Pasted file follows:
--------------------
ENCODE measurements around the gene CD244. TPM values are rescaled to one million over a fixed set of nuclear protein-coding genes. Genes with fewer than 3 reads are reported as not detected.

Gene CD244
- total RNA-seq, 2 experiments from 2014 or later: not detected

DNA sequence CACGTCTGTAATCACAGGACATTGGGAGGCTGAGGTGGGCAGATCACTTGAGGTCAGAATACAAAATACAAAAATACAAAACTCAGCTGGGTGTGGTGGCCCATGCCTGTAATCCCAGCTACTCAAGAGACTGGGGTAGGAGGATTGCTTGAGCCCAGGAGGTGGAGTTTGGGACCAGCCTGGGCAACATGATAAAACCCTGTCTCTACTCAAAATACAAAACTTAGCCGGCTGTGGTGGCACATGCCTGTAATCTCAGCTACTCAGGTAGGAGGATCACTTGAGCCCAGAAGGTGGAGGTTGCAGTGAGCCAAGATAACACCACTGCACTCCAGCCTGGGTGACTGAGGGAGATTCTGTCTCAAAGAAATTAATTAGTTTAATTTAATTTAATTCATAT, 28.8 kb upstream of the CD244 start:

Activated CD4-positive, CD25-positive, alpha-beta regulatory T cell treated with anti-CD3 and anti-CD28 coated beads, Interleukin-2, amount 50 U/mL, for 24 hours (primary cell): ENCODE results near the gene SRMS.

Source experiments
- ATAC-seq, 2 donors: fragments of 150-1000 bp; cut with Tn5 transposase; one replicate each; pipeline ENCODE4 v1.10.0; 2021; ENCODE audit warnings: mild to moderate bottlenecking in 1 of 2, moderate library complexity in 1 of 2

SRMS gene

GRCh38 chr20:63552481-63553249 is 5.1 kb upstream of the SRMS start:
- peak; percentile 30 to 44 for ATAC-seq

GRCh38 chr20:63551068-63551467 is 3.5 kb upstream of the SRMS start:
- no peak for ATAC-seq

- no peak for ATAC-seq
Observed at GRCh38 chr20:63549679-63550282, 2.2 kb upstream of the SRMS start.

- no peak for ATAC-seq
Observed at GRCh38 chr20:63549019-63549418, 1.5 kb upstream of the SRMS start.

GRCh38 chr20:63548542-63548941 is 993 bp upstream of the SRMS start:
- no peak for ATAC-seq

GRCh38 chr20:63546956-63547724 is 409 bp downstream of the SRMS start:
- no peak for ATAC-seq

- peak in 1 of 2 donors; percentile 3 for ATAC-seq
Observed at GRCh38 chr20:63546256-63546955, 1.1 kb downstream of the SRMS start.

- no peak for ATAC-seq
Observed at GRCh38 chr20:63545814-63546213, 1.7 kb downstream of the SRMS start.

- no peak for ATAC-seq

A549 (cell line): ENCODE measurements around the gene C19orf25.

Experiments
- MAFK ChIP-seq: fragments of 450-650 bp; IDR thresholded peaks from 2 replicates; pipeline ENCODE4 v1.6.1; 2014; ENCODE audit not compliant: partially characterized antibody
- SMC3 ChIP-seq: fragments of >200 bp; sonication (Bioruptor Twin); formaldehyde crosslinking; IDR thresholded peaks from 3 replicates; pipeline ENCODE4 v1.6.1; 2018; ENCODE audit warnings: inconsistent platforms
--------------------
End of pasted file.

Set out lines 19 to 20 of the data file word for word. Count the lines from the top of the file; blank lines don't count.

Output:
GRCh38 chr20:63546956-63547724 is 409 bp downstream of the SRMS start:
- no peak for ATAC-seq